In this final post for The Person in the (Big) Data edition of Ethnography Matters, we provide a collection of five mixed methods used by researchers to shine a light on the people behind the massive streams of data that are being produced as a result of online behavior. These research methods use a variety of digital and traditional methods but they share one thing in common: they are aimed at discovering stories. As Tricia Wang wrote on EM back in 2013, ‘Big Data needs Thick Data’. While ‘Big Data delivers numbers; thick data delivers stories. Big data relies on machine learning; thick data relies on human learning.’ In the methods outlined below, researchers outline how they have made the most of digital data using innovative methods that uncover the meaning, the context, the stories behind the data. In the end, this is still the critical piece for researchers trying to understand the moment in which we are living. Or, put differently, the ways in which we may want to live but are often prevented from by a system that sometimes reduces the human experience rather than to enable its flourishing. – HF, Ed.
1. Real-time Audience Feedback: The Democratic Reflection Method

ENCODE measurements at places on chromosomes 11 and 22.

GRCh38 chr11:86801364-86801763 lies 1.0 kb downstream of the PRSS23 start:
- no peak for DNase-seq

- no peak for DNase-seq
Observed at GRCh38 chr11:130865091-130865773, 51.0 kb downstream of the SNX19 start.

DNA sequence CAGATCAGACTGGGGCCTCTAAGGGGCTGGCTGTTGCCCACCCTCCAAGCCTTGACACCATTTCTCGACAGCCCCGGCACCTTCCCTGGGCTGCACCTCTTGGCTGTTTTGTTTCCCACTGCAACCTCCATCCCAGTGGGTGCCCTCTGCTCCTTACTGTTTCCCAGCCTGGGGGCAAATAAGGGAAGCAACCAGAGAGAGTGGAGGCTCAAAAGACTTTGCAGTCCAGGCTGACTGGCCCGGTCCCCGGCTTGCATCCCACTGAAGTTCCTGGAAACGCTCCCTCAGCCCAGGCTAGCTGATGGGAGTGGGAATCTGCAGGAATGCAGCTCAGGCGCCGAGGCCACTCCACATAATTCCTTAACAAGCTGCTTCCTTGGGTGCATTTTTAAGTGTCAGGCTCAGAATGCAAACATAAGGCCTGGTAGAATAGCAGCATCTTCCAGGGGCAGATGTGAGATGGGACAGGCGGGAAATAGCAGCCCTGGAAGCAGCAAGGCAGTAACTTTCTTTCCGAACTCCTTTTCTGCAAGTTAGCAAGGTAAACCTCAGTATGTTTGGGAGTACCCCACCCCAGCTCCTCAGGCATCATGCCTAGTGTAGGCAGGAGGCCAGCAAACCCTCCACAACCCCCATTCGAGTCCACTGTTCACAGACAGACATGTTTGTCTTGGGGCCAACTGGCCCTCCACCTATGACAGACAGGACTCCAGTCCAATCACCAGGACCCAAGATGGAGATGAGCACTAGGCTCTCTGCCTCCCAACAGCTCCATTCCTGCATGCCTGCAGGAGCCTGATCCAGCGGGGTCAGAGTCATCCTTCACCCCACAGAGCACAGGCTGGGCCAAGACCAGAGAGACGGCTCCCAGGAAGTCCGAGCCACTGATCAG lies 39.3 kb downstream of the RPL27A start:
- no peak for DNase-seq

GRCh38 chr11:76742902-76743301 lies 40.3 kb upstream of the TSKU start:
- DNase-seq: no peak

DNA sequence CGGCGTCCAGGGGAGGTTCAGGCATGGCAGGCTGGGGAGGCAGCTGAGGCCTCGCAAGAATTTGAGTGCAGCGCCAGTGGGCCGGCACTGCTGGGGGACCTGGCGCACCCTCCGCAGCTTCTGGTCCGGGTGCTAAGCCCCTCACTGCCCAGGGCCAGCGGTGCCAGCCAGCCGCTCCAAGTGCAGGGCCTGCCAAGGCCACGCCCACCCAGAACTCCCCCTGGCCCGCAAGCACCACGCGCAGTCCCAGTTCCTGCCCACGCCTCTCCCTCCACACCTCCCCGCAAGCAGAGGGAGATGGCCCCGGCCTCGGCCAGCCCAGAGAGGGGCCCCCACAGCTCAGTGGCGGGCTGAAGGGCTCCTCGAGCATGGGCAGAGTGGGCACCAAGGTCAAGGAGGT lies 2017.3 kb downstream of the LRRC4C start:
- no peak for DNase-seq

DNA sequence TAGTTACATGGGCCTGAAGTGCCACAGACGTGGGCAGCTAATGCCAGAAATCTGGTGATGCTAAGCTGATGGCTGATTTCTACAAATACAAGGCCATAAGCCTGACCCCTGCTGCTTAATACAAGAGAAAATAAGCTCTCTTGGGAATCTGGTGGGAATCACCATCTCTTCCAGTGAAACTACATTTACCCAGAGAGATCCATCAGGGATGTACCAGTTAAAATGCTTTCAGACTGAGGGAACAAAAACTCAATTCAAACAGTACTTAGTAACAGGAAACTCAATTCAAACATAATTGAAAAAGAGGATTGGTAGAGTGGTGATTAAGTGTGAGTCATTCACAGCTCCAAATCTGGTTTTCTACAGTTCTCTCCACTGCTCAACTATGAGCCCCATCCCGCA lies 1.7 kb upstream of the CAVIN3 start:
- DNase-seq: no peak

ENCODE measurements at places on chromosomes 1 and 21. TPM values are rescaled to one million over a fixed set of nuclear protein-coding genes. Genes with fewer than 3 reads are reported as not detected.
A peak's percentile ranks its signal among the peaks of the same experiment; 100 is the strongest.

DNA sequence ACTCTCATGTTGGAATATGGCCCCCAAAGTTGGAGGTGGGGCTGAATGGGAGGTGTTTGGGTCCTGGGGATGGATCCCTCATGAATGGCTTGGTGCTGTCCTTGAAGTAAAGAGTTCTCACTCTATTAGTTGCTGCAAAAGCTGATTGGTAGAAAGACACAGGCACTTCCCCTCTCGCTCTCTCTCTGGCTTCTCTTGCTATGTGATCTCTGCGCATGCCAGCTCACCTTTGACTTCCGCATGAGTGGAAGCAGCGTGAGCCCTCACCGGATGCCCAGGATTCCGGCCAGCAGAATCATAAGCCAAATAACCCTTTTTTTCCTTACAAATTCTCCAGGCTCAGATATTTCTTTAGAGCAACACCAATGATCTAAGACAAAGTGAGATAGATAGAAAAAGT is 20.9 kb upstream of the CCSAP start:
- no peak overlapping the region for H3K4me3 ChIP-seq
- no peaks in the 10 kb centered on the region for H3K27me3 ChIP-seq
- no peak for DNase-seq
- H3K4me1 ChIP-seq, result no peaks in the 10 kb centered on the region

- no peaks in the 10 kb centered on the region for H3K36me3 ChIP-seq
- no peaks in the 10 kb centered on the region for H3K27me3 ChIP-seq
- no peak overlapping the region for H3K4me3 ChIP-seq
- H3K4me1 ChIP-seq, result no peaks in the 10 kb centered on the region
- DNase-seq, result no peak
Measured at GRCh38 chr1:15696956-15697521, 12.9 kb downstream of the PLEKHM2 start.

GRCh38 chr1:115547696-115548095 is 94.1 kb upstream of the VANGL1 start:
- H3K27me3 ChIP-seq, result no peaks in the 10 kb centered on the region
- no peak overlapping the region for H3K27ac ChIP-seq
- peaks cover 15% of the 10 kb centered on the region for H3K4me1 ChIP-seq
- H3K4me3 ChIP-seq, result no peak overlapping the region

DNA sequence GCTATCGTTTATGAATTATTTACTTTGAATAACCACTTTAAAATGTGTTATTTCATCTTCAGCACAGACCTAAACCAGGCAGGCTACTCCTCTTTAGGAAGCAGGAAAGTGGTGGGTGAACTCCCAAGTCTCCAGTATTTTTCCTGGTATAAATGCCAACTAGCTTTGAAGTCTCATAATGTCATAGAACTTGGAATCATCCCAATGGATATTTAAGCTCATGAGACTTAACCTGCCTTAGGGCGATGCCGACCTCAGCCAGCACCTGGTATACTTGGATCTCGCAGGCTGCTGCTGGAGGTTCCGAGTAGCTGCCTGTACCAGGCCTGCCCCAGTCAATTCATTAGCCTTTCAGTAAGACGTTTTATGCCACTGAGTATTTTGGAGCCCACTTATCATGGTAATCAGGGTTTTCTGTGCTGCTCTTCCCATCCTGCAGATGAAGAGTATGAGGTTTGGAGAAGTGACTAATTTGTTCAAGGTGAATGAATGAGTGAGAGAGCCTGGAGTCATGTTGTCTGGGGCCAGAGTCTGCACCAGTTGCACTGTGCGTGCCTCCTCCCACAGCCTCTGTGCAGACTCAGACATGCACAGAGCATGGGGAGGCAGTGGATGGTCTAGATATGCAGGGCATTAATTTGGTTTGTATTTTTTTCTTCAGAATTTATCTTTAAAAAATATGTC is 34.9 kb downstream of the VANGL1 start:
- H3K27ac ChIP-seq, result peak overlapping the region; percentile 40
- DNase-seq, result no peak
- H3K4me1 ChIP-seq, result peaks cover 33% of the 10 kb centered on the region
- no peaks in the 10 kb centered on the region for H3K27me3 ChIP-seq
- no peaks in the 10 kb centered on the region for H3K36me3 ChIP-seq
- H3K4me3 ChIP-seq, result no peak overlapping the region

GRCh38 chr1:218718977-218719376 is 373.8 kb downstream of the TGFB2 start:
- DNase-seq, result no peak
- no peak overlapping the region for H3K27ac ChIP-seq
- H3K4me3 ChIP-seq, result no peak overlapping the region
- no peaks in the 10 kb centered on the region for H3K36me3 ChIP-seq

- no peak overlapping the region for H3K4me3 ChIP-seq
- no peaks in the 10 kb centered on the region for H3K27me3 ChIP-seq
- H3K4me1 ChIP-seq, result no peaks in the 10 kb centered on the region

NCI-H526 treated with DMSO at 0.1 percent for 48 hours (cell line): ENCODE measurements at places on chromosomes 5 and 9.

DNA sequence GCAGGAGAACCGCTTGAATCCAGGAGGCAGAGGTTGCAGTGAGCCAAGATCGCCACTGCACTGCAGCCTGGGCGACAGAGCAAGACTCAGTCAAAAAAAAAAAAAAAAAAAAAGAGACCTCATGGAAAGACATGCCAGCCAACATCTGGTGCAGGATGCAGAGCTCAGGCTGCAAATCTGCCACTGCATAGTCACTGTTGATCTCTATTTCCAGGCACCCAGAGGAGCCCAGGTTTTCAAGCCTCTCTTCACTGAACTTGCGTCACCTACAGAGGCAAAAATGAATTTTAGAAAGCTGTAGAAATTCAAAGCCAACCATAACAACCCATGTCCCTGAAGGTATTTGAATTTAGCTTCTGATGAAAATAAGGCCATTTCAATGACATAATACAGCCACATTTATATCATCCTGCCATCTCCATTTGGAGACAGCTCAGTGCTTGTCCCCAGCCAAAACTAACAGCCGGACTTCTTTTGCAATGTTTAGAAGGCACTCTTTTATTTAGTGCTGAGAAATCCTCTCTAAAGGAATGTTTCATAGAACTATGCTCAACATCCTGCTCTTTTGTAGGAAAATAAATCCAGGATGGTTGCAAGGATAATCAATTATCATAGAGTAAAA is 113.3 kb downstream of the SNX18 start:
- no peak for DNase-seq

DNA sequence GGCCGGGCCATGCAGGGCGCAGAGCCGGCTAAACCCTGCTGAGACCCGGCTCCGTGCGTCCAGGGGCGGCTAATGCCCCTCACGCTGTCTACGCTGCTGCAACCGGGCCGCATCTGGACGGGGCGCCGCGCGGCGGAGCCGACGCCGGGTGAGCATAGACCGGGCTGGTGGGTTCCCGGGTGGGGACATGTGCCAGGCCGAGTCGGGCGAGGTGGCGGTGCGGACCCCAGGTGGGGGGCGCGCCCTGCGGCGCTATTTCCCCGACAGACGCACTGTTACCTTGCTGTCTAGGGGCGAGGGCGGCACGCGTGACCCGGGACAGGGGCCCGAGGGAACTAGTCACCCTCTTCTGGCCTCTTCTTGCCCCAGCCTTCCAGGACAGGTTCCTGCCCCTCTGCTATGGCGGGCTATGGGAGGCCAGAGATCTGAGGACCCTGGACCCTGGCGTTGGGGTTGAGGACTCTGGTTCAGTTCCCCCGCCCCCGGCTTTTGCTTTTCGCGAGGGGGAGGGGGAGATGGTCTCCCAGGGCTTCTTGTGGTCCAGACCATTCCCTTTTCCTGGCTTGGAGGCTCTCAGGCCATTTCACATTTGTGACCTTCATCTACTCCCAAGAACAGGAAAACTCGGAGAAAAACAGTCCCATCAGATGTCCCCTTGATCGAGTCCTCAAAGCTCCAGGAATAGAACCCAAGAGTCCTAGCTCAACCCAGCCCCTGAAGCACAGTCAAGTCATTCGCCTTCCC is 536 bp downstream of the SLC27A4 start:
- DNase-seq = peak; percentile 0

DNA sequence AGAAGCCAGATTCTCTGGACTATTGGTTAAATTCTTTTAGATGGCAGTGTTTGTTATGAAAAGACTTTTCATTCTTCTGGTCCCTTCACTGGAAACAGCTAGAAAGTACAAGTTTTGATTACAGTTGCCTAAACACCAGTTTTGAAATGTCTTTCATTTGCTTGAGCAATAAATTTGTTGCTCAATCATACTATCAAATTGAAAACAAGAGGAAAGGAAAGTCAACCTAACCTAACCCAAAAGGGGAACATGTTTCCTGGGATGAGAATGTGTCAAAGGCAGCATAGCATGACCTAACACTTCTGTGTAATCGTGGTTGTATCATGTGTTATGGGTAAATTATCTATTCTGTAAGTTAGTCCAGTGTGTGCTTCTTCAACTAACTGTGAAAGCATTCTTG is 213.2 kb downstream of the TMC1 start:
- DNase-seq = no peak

Democratic Reflection is a new methodological tool for researching the real-time responses of citizens to televised media content, which was developed by a team of researchers from the University of Leeds and the Open University in the UK as part of a larger research project on TV election debates. The research for the project began by developing an inductive understanding of what people need from TV election debates in order to perform their role as democratic citizens. Drawing on focus groups with a diverse range of participants, the research identified five key demands — or ‘democratic entitlements’ — that participants felt debates and the political actors involved in them should meet. Participants felt entitled to be: (1) addressed as rational and independent decision makers, (2) given the information needed to make considered political judgements, (3) included in and engaged by the debates, (4) recognised and represented by the political leaders, and (5) provided with meaningful choices that allow them to make a difference politically. In the next phase of the research, the research team developed a new web-based app (accessible via mobile phones, tablets, and laptops), which allows viewers to respond to televised debates in real time and evaluate them using a range of twenty statements based on the five democratic entitlements. An experiment using the Democratic Reflection app was conducted with a panel of 242 participants during the first debate of the 2015 UK General Election, generating a dataset of over 50,000 responses. Analysis of the data provides a valuable new way to understand how viewers respond to election debates: we can explore general patterns of responses, compare different individuals and groups, track changes over time, and examine how specific moments and performances during the debates may relate to particular responses. – Giles MossRead More… Five Mixed Methods for Research in the (Big) Data Age